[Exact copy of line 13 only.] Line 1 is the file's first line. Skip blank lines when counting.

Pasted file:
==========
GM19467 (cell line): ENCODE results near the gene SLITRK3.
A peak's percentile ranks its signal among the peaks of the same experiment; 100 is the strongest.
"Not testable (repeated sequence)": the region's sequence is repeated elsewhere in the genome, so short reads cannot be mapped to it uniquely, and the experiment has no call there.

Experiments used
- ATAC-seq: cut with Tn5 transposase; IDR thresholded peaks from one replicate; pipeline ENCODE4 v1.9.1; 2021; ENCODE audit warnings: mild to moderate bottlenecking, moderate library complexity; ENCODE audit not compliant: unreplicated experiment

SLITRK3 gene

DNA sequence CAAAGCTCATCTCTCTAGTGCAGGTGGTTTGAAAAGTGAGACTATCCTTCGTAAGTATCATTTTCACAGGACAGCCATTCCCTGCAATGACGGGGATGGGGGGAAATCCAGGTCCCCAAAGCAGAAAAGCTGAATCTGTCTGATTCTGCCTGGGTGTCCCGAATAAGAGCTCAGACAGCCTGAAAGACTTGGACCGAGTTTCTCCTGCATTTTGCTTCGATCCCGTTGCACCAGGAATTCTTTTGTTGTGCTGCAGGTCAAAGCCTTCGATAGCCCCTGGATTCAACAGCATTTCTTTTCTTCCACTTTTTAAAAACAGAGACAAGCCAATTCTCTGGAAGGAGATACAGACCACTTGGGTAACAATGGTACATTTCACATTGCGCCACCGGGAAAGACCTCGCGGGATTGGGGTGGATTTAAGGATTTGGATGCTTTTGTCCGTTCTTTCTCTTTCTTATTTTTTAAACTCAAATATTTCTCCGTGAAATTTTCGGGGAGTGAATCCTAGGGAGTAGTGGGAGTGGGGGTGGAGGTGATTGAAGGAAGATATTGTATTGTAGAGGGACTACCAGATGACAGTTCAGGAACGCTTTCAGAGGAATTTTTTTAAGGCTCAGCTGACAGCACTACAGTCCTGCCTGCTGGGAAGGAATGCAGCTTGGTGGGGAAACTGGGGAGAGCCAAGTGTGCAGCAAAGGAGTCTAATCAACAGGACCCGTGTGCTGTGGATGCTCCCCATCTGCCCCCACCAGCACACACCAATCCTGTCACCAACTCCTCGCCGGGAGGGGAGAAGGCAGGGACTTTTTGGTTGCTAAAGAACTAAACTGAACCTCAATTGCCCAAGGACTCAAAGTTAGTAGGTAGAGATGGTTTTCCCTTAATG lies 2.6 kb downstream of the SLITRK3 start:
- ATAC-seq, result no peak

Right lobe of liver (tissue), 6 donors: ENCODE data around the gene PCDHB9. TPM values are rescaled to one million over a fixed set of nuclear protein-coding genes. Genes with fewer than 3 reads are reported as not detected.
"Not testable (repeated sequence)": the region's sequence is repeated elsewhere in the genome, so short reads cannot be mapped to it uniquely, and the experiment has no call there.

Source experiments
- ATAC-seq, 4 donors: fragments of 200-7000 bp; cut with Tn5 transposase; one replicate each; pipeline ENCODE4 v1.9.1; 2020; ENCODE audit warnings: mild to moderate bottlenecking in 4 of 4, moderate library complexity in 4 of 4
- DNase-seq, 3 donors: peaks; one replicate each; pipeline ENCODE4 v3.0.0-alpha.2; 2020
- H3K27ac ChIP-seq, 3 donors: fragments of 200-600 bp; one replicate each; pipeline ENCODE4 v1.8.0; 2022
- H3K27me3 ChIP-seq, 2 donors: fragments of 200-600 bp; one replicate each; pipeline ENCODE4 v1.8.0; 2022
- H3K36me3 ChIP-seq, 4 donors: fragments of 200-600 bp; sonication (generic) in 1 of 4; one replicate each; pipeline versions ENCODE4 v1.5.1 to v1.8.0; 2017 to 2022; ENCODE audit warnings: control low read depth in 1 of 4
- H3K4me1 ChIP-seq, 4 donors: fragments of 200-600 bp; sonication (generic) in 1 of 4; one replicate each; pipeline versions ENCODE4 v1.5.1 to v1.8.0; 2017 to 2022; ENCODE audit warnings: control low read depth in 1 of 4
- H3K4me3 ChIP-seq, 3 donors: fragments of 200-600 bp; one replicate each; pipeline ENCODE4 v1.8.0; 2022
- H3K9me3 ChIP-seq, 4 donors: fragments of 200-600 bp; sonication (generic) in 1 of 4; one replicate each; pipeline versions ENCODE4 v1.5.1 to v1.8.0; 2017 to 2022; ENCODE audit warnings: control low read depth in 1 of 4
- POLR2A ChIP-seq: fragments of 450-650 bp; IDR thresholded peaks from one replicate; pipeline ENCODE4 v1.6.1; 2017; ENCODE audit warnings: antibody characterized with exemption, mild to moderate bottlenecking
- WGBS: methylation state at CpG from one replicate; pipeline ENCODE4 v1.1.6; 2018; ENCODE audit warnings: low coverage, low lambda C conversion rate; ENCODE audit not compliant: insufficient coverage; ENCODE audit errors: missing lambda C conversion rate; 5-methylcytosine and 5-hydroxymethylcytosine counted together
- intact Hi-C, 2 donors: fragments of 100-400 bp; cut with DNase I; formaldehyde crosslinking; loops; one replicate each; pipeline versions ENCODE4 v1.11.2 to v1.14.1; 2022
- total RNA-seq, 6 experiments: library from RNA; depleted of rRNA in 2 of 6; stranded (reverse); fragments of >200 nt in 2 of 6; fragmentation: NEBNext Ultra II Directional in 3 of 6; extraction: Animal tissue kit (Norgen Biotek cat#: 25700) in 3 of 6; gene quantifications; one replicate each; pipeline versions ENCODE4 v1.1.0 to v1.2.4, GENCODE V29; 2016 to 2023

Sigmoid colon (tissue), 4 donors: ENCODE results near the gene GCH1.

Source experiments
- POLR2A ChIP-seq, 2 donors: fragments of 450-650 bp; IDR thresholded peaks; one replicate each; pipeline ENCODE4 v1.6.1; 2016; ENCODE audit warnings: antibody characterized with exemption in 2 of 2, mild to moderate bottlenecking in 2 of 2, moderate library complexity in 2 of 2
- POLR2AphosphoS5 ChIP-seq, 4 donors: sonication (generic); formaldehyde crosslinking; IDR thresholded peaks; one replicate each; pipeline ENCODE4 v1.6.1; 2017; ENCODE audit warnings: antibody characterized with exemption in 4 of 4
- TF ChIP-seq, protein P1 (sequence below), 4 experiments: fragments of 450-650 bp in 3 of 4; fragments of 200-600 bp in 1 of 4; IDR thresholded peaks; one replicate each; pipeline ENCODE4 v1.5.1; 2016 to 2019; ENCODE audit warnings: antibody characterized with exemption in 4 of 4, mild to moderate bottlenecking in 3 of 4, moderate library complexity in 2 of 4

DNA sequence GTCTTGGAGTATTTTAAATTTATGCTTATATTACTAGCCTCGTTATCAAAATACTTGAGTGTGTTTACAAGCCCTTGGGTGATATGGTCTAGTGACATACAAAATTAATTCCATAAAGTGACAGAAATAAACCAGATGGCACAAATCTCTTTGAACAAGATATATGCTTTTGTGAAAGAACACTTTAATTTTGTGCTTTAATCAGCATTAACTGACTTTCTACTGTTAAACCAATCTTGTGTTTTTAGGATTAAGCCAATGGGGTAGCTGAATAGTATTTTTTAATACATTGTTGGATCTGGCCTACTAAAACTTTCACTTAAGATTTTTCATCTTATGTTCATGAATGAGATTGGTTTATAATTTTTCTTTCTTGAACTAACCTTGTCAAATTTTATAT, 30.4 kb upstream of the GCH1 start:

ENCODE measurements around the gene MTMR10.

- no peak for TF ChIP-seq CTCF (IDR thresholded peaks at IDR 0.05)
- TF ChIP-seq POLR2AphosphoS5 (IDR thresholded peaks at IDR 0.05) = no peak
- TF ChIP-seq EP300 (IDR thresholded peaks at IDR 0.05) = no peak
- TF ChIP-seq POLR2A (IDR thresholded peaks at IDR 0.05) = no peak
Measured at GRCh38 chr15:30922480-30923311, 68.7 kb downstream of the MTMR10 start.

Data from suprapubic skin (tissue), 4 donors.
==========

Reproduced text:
- DNase-seq, 3 donors: peaks; one replicate each; pipeline ENCODE4 v3.0.0-alpha.2; 2020